Monday, April 26, 2010

An Economics Joke Serves as a Cautionary Tale

Recently, I was speaking with a fabulous Chief Investment Officer for a large pool of capital (in excess of $10B). He and I discussed the financial crisis and what might be coming down the pike next: inflation, deflation, Goldilocks (everything comes out just right), strong dollar, weak dollar... and the strategies for investing should any of these scenarios come to pass.

When discussing the crisis itself, he commented that no one had modeled what would happen if housing prices fell. It all seems so obvious now, but the biggest issue with any financial model is (are) the key assumption(s). You can model anything, of course. Just tell me what the assumptions are! It reminds me of a joke I learned when I was an economics student at the University of Chicago. It's the only economics joke I know. Here goes:

A physicist, a chemist and an economist are trapped on a deserted island, and they have a large crate of canned food without an obvious way to open the cans. The physicist suggests, "Let's tie vines together, throw them over the branch of the coconut tree and use coconuts to force open the cans by bouncing the coconuts off the cans at the correct angle."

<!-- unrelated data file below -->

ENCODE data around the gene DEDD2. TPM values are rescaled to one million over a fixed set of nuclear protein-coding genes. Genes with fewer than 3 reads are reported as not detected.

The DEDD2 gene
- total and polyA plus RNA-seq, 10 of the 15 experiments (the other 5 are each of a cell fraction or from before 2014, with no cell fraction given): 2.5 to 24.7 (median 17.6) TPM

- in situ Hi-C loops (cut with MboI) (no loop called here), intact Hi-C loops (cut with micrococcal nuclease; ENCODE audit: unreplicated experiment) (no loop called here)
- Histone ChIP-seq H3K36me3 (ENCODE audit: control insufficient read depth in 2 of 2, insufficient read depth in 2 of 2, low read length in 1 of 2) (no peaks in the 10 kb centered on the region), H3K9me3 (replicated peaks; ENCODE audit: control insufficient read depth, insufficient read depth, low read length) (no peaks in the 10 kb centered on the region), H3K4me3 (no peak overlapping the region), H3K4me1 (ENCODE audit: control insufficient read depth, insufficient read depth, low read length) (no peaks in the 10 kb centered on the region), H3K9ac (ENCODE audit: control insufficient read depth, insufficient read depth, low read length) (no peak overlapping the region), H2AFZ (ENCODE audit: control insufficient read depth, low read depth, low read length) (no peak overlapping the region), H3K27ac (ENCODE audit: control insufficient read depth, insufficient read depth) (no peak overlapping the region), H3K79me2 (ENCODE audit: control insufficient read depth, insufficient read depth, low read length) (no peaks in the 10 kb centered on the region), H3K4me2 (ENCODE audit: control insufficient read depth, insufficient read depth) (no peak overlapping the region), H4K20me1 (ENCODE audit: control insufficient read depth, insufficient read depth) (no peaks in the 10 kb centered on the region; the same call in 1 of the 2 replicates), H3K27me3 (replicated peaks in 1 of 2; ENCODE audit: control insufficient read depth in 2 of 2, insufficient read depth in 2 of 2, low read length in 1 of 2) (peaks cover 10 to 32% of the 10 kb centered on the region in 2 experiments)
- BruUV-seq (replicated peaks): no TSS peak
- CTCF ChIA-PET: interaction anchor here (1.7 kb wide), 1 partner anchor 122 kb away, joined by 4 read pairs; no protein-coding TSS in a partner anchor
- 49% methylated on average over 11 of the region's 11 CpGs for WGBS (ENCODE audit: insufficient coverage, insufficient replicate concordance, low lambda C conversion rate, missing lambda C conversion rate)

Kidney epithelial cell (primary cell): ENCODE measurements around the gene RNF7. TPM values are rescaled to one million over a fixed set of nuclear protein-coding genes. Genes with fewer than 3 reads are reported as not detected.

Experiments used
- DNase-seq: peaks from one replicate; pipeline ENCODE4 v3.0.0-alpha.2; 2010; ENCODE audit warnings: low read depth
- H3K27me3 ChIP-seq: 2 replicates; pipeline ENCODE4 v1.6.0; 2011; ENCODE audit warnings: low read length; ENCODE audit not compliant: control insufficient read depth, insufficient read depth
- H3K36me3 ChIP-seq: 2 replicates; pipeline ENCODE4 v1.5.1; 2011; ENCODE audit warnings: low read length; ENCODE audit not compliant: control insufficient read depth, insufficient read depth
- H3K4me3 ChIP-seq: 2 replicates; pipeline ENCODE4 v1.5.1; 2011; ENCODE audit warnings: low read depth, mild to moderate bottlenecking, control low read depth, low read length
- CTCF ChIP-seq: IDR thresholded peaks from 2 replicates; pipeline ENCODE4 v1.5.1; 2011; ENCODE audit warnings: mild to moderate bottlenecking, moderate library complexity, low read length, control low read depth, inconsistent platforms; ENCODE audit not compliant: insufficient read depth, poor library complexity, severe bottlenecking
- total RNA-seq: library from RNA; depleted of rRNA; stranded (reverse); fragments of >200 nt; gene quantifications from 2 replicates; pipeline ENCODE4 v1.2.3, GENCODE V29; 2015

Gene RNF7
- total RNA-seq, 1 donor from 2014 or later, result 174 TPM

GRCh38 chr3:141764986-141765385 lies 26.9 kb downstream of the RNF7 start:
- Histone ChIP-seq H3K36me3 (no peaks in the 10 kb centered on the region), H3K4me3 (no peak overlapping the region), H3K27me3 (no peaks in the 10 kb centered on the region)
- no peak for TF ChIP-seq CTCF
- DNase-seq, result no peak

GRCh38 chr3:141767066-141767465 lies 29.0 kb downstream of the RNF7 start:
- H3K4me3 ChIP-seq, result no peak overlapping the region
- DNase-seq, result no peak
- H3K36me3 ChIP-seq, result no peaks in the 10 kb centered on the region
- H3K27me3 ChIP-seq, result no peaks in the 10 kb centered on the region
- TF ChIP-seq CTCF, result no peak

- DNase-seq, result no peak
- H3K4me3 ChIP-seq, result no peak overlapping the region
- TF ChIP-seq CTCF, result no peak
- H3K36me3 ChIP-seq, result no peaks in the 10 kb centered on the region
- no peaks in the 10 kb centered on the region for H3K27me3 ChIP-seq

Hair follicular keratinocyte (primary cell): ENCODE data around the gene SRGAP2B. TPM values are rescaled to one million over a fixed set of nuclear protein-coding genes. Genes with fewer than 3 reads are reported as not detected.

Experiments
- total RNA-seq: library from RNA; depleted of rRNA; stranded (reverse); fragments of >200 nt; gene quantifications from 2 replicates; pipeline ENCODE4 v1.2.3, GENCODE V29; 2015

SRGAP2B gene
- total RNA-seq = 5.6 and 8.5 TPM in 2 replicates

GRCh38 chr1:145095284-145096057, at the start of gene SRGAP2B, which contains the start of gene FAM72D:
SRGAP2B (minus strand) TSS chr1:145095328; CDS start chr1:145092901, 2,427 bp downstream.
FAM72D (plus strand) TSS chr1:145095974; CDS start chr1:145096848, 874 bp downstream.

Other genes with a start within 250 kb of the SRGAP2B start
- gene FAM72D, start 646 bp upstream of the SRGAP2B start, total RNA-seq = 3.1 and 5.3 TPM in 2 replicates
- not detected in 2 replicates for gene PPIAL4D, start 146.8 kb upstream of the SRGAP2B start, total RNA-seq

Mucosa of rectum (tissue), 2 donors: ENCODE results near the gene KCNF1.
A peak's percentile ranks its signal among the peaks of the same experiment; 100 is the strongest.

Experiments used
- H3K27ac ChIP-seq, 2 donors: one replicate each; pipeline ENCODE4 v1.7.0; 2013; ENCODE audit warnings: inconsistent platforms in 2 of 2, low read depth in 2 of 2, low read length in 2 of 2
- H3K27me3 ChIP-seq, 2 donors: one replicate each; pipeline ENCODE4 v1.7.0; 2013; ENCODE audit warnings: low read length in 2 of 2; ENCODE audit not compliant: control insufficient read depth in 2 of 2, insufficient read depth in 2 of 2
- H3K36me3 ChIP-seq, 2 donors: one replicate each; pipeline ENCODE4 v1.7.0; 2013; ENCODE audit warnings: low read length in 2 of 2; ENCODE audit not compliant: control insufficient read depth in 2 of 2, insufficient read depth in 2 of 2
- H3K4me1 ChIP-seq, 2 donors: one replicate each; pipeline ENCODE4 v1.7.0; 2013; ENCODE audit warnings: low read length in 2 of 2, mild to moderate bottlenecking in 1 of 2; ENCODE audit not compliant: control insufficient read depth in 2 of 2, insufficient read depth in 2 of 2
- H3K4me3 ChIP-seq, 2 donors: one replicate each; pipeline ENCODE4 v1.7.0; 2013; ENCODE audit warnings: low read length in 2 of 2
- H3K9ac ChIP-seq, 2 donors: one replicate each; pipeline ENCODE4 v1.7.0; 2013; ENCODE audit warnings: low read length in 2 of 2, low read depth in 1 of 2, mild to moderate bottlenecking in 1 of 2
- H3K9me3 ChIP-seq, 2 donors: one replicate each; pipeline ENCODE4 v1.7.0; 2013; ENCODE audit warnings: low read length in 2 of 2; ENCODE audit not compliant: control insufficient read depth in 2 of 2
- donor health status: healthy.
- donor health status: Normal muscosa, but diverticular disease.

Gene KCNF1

The chemist responded, "That's absurd. Let's use the sea water, some sea weed and the sun to corrode the tops of the cans off."

The economist averred, "You're both wrong. Assume you have a can opener."

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